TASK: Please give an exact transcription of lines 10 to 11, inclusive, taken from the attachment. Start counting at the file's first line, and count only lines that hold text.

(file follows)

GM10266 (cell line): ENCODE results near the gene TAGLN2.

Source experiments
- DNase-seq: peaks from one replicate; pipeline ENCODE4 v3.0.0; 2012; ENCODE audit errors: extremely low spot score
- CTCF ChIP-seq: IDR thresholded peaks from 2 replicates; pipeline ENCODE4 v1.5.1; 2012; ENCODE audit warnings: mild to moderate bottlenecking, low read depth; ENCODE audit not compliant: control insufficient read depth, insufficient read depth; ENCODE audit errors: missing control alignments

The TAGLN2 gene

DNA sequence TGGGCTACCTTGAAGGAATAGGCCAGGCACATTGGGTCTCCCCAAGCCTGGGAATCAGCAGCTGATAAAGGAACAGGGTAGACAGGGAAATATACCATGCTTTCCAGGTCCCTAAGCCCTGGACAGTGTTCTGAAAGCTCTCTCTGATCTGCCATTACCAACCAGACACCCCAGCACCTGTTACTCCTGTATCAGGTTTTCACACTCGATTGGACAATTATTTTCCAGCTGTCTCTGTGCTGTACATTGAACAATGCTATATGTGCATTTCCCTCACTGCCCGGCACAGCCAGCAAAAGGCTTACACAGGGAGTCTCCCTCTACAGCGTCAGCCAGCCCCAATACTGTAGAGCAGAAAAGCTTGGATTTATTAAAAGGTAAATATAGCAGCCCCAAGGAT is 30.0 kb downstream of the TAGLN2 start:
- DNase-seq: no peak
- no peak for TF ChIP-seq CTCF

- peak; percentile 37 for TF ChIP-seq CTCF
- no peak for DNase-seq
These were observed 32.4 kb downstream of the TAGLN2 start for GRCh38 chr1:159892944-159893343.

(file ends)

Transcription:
- no peak for DNase-seq
These were observed 32.4 kb downstream of the TAGLN2 start for GRCh38 chr1:159892944-159893343.